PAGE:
Reach recipe serendipity
September 2, 2013
Jun Huh, Chief Technology Officer
Suppose you have been invited to an upcoming event – say, the birthday dinner of a friend – and each attendee has been asked to bring one plate of food to share. With the help of Evernote Food, you’ve saved a myriad of recipes over time in an Evernote notebook, but you simply don’t know where to begin.
Suppose you have been invited to an upcoming event – say, the birthday dinner of a friend – and each attendee has been asked to bring one plate of food to share. With the help ofEvernote Food, you’ve saved a myriad of recipes over time in an Evernote notebook, but you simply don’t know where to begin.
If you search your notes with the keywords ‘party’ or ‘birthday’, the results may be too generic. You could include the name of a tag to help narrow down your search, but you may not know exactly which tag to include. As is often the case with finding a recipe, there is a degree of serendipity involved: you don’t know exactly what you’re looking for until you actually see it. This is where Mohiomap comes in.
Here’s how Mohiomap could help you find that elusive recipe in three easy steps:
1. Open your recipe notebook in Mohiomap
Example of an Evernote recipe notebook displayed in Mohiomap. Click to enlarge.
When searching for an (as of yet) undecided recipe, visualizing your recipes in a mindmap can be much more helpful than browsing it in a long list. Open your recipe notebook in Mohiomap and watch as your recipes are transformed into a mindmap. If you’ve used tags to categorize your dishes (just as in our example notebook above), notice how they visually connect the dishes together, providing them with relations and therefore more meaning.
2. Explore your recipes
Now that Mohiomap has made your recipes more visible, you can start exploring to find the one you’re looking for. One way to do this is to progressively collapse irrelevant tags, one by one, in order to narrow down into just a small subset of recipes to choose from.
Since you are preparing for a dinner party, you could collapse irrelevant tags like ‘snacks’ and ‘lunch’:
Furthermore, you know that you want to cook a main meal, rather than a salad, or a dessert. Therefore you can close those tags as well:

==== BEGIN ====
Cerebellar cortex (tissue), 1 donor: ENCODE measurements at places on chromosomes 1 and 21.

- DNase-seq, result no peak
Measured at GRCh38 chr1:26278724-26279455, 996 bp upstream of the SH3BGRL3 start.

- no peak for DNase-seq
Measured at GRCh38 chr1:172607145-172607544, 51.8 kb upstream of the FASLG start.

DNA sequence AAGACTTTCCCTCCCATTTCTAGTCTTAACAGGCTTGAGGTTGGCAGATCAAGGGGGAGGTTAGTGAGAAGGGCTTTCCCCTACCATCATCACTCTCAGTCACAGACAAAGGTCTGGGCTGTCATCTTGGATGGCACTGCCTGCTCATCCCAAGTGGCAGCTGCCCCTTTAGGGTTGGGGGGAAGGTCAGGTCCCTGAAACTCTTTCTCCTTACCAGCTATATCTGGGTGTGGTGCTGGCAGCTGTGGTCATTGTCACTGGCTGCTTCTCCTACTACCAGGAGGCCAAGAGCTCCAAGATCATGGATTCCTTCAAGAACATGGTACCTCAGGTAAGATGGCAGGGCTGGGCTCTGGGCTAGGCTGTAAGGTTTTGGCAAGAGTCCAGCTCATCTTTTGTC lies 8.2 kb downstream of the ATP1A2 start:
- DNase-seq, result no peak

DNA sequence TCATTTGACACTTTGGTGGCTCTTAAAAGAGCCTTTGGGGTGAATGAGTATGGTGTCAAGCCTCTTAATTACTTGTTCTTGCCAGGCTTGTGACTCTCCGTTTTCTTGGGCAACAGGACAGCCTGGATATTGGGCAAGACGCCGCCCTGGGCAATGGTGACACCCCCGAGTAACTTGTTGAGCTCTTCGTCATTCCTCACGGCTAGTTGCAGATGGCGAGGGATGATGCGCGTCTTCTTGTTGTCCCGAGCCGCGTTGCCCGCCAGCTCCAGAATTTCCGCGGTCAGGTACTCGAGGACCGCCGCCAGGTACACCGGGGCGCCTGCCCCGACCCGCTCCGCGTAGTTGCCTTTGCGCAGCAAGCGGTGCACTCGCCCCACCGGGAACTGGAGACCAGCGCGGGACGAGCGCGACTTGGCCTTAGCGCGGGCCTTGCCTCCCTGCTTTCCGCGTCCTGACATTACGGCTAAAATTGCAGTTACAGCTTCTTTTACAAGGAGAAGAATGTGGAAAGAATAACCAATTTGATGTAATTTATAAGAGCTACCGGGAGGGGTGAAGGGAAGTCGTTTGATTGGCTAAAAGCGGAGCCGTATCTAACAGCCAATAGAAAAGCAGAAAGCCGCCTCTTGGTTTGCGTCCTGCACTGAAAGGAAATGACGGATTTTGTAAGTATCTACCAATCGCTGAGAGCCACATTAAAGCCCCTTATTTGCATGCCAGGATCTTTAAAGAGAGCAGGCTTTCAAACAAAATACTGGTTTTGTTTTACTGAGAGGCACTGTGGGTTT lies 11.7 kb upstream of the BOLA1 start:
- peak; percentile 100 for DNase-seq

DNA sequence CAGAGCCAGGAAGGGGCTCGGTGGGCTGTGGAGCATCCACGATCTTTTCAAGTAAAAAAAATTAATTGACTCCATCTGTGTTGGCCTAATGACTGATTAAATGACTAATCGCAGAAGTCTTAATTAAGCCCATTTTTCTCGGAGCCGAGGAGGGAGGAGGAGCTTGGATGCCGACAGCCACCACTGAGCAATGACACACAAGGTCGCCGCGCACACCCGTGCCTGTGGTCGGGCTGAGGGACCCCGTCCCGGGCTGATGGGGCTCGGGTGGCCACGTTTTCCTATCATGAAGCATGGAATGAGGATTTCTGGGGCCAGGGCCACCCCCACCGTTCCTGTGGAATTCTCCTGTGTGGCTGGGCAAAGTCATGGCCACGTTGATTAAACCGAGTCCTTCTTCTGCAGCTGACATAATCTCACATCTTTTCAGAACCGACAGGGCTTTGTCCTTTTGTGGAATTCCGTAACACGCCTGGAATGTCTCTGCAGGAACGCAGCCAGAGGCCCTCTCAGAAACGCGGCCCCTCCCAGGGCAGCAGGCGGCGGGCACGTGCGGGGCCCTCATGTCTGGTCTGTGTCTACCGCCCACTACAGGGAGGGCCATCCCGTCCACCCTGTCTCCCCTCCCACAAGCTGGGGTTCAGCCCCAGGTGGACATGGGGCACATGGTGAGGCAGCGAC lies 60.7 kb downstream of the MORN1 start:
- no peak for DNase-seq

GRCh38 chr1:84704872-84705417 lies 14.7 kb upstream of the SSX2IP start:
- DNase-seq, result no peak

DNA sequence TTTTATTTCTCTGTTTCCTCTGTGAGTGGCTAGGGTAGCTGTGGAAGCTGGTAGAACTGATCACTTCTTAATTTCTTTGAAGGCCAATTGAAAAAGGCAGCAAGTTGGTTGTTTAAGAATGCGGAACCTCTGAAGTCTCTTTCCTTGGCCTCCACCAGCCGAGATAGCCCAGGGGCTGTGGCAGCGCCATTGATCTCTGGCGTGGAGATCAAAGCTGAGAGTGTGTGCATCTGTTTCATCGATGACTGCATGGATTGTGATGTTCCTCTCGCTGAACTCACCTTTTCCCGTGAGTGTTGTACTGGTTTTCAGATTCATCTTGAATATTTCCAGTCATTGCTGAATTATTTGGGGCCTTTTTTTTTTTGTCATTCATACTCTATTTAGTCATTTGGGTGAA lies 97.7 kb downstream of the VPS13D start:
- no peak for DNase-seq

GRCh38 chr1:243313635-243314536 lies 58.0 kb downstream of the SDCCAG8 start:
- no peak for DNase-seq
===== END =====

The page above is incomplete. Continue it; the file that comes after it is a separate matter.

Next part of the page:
In our example notebook, the main tags which are left on the Map are those of different cuisines: ‘Indian’, ‘Italian’, and ‘Spanish’. Seeing these cuisines, you decide that you’re in the mood for a pasta-based dish. What recipes would be a better match than those assigned to the ‘Italian’ tag? You hide the dishes associated with all other cuisines:
By progressively hiding recipes with irrelevant or undesirable qualities, we’ve managed to alter the Map so that the only tags left are ‘Italian’, ‘dinner’, and ‘healthy’!
3. Filter irrelevant recipes
At this point, you could view the content of each of the remaining recipes in our Info box by hovering over your note and clicking on the Show Preview icon:
This may be tedious as there may still be many remaining recipes to choose from. Aside from looking at each of those recipes individually, you could instead apply the Mohiomap Relevance Filter.
As you drag the Relevance Filter upwards (shown in the image below), irrelevant nodes are hidden from the Map. In this case, relevancy is determined by the last editing date – as you drag the Relevance Filter upwards, older recipes are hidden. This is suitable for a recipe notebook because your taste in food may evolve and become more refined over time. In our example recipe notebook, one recently saved recipe stands out from all the rest:
If you have used Mohiomap to visualize and interact with your Evernote recipe collection, please let us know about your experience. We would love to hear your feedback – email us firstname.lastname@example.org today!